Charles Taylor replies  pp. 213-257

By James Tully and Daniel M. Weinstock

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Isaiah Berlin

I was very moved by the kind words of Isaiah Berlin, who has been an inspiring teacher and friend for many decades. In the high-powered but rather arid and parochial philosophical world of Oxford after the war, he opened new windows on the world and history, made us aware of possibilities undreamt of in the standard curriculum. His tremendously wide sympathies, and unparalleled capacities of expression made these come alive for us, even across wide gaps of culture and history. I am greatly in his debt, as are a great many others of my generation, as well as those older and younger than myself.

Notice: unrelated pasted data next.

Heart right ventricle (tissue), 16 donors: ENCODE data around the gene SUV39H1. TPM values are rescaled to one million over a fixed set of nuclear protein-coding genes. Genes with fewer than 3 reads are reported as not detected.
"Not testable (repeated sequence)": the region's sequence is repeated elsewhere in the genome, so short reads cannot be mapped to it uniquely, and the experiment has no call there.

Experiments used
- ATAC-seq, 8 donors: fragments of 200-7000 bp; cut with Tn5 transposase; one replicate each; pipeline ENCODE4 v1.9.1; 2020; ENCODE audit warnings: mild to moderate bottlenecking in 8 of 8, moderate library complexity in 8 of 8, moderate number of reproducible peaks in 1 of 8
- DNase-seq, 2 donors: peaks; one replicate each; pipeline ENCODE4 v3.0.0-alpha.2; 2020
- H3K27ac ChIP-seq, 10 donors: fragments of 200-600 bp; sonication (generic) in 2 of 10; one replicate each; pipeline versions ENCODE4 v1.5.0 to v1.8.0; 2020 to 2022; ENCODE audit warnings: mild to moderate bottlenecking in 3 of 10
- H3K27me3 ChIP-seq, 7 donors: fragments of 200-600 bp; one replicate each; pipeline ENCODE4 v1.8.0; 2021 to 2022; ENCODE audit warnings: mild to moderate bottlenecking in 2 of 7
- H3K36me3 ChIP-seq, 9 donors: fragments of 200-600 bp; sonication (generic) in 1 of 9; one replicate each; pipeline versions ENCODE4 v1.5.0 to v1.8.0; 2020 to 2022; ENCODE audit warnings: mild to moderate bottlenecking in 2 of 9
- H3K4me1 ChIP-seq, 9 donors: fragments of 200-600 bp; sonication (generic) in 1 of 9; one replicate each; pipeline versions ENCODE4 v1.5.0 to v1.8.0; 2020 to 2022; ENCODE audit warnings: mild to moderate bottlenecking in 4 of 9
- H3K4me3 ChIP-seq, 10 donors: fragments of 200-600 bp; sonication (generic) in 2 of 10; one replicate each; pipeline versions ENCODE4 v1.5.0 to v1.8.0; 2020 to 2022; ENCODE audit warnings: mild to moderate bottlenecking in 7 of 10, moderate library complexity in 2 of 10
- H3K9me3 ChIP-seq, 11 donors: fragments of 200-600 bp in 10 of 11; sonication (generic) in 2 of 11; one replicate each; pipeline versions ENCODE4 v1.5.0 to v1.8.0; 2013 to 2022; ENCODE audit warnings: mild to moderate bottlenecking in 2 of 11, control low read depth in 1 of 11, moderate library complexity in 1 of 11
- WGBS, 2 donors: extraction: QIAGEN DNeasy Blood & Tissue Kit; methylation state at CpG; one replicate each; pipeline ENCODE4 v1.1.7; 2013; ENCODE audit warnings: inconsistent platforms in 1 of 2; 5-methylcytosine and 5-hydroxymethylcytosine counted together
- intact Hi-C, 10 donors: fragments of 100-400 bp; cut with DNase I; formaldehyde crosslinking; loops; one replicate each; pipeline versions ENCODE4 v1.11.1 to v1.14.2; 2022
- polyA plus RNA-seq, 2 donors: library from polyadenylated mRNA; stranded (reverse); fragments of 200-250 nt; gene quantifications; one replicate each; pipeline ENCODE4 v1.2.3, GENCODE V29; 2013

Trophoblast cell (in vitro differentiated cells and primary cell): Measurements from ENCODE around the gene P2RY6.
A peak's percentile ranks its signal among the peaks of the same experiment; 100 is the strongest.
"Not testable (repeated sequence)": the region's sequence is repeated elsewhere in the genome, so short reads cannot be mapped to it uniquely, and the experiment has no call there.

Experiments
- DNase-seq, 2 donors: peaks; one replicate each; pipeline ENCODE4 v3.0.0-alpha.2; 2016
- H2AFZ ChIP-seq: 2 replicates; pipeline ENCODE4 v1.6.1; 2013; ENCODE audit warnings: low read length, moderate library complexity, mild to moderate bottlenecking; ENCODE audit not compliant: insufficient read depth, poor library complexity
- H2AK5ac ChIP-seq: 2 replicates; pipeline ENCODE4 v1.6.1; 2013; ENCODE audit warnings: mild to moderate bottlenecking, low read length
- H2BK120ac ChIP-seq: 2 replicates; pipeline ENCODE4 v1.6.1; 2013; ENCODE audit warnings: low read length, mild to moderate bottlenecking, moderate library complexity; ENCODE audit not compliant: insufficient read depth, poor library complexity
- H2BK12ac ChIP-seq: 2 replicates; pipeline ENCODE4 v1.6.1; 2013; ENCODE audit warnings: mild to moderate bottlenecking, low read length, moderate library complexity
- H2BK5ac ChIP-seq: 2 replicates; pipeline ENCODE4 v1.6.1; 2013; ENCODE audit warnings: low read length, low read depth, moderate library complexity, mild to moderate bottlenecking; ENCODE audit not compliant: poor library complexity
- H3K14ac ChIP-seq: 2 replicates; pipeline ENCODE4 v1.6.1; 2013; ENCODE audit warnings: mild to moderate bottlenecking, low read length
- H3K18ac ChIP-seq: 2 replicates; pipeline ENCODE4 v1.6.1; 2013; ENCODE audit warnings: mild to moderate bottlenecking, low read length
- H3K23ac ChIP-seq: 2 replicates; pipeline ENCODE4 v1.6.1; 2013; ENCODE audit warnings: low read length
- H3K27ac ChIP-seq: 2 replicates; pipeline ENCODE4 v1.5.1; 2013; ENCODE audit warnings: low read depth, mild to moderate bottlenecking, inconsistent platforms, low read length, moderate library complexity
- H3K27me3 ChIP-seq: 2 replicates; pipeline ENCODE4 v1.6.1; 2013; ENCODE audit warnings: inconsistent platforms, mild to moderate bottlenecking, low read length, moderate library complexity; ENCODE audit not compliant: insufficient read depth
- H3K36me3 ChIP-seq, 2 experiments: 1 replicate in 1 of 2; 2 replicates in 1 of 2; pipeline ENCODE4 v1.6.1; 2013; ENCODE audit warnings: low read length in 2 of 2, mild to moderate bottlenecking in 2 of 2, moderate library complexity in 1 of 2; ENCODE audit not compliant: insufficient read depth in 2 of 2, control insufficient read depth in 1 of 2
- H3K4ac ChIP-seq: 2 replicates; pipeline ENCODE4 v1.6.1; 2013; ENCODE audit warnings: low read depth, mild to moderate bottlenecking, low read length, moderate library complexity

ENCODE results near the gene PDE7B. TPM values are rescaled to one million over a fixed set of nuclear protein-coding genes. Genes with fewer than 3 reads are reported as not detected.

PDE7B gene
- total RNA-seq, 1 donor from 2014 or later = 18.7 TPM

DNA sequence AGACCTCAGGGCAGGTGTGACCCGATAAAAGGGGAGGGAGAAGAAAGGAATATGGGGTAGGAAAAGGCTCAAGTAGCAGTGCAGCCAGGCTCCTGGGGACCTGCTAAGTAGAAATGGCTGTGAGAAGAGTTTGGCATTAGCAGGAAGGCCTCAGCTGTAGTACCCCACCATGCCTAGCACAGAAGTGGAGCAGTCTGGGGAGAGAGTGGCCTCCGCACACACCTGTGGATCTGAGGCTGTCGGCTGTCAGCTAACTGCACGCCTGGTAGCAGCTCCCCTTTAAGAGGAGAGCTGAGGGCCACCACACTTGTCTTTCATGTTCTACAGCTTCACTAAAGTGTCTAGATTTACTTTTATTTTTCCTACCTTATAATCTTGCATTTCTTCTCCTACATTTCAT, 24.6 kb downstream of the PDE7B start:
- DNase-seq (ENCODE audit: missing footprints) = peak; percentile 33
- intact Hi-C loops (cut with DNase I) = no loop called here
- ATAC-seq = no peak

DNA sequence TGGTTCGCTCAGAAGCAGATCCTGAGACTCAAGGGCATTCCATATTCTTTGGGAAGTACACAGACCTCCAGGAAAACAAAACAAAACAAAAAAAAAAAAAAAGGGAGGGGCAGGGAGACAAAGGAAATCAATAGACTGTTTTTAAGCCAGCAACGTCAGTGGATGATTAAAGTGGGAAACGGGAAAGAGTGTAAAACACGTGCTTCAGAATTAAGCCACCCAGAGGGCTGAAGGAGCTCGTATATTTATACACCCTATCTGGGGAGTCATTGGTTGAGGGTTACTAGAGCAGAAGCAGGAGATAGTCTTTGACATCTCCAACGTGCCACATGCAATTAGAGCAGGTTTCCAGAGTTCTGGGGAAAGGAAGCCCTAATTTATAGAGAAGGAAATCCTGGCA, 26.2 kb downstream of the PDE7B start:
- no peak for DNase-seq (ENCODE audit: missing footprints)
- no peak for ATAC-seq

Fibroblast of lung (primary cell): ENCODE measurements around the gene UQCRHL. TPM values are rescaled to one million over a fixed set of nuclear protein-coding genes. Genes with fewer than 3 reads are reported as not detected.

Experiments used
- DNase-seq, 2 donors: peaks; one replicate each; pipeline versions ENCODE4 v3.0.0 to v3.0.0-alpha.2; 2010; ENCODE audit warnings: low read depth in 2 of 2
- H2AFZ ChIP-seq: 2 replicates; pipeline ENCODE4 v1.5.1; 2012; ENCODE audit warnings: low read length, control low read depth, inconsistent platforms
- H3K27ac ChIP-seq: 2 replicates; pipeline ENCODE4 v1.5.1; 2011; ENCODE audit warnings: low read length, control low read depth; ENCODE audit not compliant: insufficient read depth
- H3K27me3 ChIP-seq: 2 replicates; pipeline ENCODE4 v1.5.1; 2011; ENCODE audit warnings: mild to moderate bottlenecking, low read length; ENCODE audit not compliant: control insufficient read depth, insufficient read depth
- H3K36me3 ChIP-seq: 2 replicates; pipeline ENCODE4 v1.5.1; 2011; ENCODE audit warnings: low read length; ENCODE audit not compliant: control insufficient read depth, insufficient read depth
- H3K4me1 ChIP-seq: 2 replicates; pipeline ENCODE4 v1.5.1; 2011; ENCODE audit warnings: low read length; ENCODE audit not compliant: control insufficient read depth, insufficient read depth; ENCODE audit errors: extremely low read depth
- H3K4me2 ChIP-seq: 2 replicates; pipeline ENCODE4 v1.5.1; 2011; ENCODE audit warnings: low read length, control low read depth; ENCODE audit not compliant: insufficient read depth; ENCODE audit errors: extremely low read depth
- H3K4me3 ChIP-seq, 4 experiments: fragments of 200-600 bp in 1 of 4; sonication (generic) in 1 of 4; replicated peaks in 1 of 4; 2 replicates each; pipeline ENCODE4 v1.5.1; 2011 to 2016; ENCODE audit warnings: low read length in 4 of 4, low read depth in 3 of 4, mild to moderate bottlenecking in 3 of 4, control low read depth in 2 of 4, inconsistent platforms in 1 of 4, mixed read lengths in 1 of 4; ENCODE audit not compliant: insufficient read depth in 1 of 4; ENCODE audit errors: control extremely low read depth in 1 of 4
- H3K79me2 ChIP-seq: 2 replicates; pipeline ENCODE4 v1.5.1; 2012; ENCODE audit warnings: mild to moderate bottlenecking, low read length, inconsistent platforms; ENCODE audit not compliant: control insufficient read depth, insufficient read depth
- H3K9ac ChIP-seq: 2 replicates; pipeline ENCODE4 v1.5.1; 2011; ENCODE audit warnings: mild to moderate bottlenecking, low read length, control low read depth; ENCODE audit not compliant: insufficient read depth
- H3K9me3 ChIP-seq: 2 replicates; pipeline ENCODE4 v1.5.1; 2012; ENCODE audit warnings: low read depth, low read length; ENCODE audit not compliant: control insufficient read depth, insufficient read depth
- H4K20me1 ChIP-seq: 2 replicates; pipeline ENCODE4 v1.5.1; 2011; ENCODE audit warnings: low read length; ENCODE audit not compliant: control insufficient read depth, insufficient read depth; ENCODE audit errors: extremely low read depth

As he points out, though we share a great deal, we don't see eye to eye. He gives a sketch of some of the differences in a few paragraphs. I'm not sure the gap is as wide as it seems in his description. Or rather, I would say, the differences run very deep metaphysically and theologically; but they narrow somewhat in the practical judgements about our situation in society and history.

Berlin has tirelessly pointed out the irreconcilable conflict that we frequently face between different goods which we cannot help subscribing to. The modern vogue of ethical thinking, which tends to try to derive all our obligations from some single principle, has tended to hide and muffle these conflicts. His reminders have been salutary and important, but too little heeded.

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